What is the role of SCIG in the treatment of common variable immunodeficiency (CVID)?

Updated: Oct 16, 2018
  • Author: C Lucy Park, MD; Chief Editor: Harumi Jyonouchi, MD  more...
  • Print

Subcutaneous infusion of Ig (SCIG) is an alternative method for patients with difficult venous access or for those who experience serious side effects from IVIG. Vivaglobin (ZLB Behring) is the first product to be approved in the United States for SCIG therapy for the prevention of serious infection in patients with primary immune deficiency diseases (PIDD) (see Table 2).

Vivaglobin is given on a weekly basis using an infusion pump, allowing patients to self-administer the injection at home. Recommended weekly dose of Vivaglobin is 100-200 mg/kg administered subcutaneously. The dose may be adjusted over time to achieve the desired clinical response and serum IgG levels. Initial dose can be calculated by multiplying the previous IVIG dose by 1.37, then dividing this dose into weekly doses based on the patient's previous IGIV treatment interval; for example, if IVIG was administered every 3 weeks, divide by 3. This dose of Vivaglobin provides a systemic IgG exposure comparable to that of the previous IVIG treatment. Weekly administration of this dose leads to stable steady-state serum IgG levels with lower IgG peak levels and higher IgG trough levels compared with monthly IVIG treatment.

The SCIG is well accepted by patients, mostly administered at home, and the risk of infusion reactions is even less than for intravenous infusions. SCIG was well tolerated in patients who had a history of severe reactions to IVIG infusions with the same product.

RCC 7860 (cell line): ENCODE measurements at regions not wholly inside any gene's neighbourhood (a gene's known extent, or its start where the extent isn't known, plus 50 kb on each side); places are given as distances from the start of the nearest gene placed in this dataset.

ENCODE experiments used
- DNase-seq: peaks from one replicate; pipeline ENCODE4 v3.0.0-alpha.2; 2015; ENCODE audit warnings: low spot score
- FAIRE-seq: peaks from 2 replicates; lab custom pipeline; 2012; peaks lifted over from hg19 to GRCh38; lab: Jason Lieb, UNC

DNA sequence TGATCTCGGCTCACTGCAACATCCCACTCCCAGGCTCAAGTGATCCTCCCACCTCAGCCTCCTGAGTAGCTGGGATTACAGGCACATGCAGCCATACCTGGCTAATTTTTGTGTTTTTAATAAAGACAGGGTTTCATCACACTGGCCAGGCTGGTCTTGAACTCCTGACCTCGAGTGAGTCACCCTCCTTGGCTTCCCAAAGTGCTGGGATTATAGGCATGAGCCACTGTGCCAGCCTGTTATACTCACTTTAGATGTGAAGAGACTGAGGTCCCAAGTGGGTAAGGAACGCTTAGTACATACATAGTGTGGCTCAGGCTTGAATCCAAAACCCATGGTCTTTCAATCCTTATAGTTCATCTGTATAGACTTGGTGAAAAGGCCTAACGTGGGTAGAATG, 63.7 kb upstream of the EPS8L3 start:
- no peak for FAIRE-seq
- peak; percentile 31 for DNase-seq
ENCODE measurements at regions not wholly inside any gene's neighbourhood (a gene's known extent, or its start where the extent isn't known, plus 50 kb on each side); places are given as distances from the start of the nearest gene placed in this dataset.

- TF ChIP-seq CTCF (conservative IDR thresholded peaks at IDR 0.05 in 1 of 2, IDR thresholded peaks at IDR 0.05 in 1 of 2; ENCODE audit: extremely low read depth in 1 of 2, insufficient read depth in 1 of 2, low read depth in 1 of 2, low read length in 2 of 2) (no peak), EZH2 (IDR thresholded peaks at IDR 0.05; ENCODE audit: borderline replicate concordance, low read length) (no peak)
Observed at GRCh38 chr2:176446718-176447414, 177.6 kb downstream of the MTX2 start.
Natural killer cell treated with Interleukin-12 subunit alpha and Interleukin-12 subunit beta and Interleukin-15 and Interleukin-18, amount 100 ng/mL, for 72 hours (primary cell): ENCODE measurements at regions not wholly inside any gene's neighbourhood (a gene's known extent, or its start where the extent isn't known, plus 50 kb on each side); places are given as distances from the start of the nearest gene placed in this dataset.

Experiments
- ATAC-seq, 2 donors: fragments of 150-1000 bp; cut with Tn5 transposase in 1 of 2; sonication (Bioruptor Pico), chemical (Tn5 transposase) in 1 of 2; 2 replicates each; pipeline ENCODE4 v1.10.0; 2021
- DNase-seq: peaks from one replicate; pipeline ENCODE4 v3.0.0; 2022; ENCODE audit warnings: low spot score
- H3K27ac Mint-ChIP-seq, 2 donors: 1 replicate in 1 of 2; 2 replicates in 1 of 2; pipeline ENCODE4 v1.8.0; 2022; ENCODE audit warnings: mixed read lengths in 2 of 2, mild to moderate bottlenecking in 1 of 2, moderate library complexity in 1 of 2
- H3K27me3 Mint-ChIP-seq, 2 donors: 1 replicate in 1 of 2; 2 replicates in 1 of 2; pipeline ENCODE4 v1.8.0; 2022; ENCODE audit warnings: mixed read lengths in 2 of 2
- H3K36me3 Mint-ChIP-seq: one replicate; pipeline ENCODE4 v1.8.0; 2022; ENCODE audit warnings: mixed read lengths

In clinical trials, the most frequent adverse event was injection-site reaction, consisting of mild or moderate swelling, redness, and itching. No serious local site reactions were observed, and reactions tended to decrease substantially after repeated use. Other adverse events irrespective of causality included headache, GI disorder, fever, nausea, sore throat, and rash. As with all immune globulin (Ig) products, patients receiving Ig therapy for the first time, receiving a new product, or not having received Ig therapy within the preceding 8 weeks may be at risk for developing reactions including fever, chills, nausea, and vomiting.

As with all immune globulin products, Vivaglobin is contraindicated in individuals with a history of anaphylactic or severe systemic response to immune globulin preparations and in persons with SIgAD who have known antibody against IgA. Vivaglobin is derived from human plasma. As with all plasma-derived products, the risk of transmission of infectious agents, including viruses and, theoretically, the Creutzfeldt-Jakob disease (CJD) agent, cannot be completely eliminated.

Did this answer your question?
Additional feedback? (Optional)
Thank you for your feedback!